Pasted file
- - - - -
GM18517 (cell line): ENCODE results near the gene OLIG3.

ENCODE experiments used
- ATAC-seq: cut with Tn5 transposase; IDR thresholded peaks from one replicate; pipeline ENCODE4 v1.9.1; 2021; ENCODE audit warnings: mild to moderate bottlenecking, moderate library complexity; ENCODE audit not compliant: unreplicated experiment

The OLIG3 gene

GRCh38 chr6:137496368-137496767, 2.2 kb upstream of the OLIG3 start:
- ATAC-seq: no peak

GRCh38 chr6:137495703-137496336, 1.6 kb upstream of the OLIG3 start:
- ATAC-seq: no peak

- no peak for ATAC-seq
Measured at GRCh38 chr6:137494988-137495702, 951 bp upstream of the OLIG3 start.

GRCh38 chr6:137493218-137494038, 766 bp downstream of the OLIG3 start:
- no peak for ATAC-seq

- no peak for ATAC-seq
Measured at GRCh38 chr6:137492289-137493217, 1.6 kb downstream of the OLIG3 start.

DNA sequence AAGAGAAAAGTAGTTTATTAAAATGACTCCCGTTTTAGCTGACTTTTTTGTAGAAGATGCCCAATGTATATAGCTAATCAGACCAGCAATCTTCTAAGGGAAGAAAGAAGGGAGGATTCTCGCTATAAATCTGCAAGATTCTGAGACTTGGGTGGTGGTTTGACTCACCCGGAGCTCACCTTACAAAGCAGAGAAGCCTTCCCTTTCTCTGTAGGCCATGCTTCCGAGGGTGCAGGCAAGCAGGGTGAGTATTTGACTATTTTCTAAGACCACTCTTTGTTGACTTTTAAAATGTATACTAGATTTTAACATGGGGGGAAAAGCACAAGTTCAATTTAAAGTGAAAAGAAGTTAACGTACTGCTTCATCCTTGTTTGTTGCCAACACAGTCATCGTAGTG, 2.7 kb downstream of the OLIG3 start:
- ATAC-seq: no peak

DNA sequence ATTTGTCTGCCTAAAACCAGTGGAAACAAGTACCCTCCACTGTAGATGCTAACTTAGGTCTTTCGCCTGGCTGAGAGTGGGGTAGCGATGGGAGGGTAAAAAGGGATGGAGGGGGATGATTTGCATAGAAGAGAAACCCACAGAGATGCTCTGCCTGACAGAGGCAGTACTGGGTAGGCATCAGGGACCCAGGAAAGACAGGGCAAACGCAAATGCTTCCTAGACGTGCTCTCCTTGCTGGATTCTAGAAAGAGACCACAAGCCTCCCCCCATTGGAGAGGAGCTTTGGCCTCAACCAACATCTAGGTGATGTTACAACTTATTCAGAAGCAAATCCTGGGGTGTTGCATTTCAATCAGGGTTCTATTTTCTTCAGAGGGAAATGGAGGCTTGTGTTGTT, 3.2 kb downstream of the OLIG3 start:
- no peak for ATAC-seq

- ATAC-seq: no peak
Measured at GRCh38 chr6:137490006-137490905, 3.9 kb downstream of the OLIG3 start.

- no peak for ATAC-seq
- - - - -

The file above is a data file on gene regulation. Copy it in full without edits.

GM18517 (cell line): ENCODE results near the gene OLIG3.

ENCODE experiments used
- ATAC-seq: cut with Tn5 transposase; IDR thresholded peaks from one replicate; pipeline ENCODE4 v1.9.1; 2021; ENCODE audit warnings: mild to moderate bottlenecking, moderate library complexity; ENCODE audit not compliant: unreplicated experiment

The OLIG3 gene

GRCh38 chr6:137496368-137496767, 2.2 kb upstream of the OLIG3 start:
- ATAC-seq: no peak

GRCh38 chr6:137495703-137496336, 1.6 kb upstream of the OLIG3 start:
- ATAC-seq: no peak

- no peak for ATAC-seq
Measured at GRCh38 chr6:137494988-137495702, 951 bp upstream of the OLIG3 start.

GRCh38 chr6:137493218-137494038, 766 bp downstream of the OLIG3 start:
- no peak for ATAC-seq

- no peak for ATAC-seq
Measured at GRCh38 chr6:137492289-137493217, 1.6 kb downstream of the OLIG3 start.

DNA sequence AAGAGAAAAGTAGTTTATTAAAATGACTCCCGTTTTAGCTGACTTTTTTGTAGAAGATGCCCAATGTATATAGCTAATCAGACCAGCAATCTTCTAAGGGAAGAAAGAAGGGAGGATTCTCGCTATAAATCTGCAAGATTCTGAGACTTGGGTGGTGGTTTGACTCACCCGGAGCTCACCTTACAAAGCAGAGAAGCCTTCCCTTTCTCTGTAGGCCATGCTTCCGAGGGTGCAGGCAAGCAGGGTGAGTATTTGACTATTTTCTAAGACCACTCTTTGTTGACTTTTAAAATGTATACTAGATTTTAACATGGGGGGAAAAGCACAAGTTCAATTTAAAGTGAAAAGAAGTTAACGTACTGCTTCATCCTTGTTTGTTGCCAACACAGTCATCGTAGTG, 2.7 kb downstream of the OLIG3 start:
- ATAC-seq: no peak

DNA sequence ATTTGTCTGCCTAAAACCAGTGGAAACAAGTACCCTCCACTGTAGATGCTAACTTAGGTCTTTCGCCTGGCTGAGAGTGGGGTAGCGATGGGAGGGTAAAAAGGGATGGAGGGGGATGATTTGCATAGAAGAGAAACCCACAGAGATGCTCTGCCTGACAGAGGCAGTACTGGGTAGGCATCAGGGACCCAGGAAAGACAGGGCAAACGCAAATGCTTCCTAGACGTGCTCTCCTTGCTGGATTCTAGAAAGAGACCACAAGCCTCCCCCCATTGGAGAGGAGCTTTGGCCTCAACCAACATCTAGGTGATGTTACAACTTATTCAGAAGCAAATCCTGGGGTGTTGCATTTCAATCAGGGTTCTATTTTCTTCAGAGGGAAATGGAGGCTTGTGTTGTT, 3.2 kb downstream of the OLIG3 start:
- no peak for ATAC-seq

- ATAC-seq: no peak
Measured at GRCh38 chr6:137490006-137490905, 3.9 kb downstream of the OLIG3 start.

- no peak for ATAC-seq